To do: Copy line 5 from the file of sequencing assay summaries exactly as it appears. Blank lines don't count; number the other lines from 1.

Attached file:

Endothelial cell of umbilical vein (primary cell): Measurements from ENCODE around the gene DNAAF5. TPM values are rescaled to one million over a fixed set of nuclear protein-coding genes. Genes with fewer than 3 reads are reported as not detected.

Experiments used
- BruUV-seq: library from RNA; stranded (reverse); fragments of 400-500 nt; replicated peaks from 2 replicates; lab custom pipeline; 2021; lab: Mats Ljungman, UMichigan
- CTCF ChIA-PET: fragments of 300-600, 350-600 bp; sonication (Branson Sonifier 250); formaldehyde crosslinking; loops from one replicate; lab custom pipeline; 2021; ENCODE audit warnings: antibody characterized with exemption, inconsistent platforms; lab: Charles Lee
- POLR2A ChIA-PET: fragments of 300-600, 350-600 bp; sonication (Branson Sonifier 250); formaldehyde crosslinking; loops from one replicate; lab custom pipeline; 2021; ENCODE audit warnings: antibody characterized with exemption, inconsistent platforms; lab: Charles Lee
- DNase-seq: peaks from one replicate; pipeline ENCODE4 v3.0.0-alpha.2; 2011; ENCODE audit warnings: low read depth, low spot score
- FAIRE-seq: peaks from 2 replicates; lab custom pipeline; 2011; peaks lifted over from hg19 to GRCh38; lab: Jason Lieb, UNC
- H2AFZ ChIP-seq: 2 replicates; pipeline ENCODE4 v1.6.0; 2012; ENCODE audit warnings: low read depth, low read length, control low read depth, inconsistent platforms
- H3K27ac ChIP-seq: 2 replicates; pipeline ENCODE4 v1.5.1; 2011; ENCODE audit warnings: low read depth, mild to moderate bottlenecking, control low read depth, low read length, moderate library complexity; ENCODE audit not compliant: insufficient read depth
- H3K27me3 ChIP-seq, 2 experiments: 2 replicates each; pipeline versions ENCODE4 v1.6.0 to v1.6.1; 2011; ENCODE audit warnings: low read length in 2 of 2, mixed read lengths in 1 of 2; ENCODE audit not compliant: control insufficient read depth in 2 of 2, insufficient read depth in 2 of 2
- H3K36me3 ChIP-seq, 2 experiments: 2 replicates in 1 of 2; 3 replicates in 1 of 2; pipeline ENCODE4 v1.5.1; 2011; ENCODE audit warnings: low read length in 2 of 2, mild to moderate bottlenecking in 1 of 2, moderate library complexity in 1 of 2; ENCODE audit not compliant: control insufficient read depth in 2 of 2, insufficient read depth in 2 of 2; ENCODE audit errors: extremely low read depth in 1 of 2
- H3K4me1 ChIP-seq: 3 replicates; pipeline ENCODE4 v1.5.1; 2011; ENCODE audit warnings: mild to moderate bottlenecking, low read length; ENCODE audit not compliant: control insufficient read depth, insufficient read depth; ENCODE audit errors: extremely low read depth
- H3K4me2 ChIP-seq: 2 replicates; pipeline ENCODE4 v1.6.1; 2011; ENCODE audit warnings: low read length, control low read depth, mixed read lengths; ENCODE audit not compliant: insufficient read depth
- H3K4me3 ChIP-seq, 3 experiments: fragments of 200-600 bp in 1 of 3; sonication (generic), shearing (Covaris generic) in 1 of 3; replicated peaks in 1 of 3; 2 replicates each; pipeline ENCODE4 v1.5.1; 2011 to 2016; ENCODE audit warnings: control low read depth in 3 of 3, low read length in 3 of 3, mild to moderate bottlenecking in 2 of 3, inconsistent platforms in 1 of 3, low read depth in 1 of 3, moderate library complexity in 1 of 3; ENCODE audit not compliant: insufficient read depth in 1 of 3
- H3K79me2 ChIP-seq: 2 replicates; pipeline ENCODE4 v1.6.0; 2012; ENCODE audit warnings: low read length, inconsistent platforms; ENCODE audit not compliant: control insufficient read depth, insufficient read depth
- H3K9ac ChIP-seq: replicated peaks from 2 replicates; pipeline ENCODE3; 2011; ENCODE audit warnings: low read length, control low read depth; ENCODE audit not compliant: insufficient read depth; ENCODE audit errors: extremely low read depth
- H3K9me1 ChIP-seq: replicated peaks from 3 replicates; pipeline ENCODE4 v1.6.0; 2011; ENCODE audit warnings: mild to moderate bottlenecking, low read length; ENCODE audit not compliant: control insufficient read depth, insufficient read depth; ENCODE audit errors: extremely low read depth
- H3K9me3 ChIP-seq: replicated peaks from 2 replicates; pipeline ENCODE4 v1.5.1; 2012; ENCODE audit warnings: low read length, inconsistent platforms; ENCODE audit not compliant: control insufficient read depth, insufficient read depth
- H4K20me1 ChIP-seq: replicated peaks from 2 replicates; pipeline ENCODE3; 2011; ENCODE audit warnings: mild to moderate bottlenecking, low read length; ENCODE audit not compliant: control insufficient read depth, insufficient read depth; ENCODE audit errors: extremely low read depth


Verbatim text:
- POLR2A ChIA-PET: fragments of 300-600, 350-600 bp; sonication (Branson Sonifier 250); formaldehyde crosslinking; loops from one replicate; lab custom pipeline; 2021; ENCODE audit warnings: antibody characterized with exemption, inconsistent platforms; lab: Charles Lee